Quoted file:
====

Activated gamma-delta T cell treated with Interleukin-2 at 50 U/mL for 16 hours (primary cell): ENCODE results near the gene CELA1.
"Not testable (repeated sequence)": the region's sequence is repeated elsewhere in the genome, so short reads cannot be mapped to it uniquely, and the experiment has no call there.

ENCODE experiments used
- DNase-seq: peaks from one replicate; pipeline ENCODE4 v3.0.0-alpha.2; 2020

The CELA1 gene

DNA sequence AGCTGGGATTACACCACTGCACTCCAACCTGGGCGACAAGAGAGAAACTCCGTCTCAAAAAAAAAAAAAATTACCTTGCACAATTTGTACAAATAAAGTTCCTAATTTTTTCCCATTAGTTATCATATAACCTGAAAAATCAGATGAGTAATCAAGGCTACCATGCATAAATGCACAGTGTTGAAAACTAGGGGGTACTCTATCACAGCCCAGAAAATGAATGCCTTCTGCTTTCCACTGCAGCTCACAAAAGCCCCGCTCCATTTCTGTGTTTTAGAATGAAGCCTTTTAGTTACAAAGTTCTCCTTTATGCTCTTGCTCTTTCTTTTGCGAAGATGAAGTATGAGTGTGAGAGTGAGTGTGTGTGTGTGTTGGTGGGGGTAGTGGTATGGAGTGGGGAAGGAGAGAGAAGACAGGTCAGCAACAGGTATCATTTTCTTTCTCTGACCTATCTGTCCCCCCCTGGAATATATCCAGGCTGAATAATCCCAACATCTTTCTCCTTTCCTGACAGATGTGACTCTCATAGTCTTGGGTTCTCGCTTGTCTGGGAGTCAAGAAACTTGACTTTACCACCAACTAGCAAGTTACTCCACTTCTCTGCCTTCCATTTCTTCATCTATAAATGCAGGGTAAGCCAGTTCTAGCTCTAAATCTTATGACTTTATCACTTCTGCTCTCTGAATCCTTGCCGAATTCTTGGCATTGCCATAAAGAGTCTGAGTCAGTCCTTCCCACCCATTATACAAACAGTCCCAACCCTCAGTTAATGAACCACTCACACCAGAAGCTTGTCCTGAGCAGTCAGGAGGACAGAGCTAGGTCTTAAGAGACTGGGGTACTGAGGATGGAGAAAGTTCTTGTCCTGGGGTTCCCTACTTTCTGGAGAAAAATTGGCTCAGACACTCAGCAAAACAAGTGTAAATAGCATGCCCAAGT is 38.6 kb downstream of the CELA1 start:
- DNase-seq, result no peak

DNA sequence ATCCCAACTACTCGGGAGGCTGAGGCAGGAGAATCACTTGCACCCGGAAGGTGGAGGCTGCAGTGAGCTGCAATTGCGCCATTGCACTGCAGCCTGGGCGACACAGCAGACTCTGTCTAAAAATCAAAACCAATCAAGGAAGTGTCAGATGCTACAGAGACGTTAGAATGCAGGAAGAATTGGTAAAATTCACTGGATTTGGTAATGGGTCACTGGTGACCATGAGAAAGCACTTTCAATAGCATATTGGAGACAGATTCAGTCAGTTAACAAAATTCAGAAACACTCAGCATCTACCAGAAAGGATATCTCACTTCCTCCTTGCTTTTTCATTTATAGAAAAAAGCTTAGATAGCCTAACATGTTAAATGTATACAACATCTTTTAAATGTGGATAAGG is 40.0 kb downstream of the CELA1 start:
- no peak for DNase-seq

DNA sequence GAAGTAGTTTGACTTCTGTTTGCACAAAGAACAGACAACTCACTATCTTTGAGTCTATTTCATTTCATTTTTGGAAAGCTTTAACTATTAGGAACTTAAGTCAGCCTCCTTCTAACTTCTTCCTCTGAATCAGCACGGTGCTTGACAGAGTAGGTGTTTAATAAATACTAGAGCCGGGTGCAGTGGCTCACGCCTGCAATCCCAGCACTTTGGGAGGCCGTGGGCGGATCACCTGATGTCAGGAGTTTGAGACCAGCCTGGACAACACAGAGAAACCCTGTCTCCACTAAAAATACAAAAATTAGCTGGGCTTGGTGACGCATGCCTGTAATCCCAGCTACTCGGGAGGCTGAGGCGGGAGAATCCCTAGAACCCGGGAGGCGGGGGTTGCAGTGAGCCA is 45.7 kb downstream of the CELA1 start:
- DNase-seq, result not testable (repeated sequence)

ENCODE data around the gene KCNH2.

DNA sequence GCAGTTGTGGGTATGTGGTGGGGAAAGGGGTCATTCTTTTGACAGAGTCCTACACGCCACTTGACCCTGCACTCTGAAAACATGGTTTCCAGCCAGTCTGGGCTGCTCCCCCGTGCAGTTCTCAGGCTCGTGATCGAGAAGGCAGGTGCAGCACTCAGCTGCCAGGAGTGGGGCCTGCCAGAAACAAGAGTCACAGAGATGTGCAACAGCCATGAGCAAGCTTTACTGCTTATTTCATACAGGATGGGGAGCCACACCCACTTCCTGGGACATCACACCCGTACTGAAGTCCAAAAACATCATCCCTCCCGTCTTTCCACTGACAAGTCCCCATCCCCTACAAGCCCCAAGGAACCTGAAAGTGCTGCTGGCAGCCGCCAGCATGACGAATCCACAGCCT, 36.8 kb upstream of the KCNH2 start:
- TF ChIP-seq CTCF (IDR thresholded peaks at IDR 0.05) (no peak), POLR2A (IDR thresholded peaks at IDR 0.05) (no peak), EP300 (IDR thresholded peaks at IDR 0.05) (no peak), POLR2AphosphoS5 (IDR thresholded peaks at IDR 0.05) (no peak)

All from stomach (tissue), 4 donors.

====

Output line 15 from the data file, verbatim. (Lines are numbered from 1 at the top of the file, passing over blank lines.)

All from stomach (tissue), 4 donors.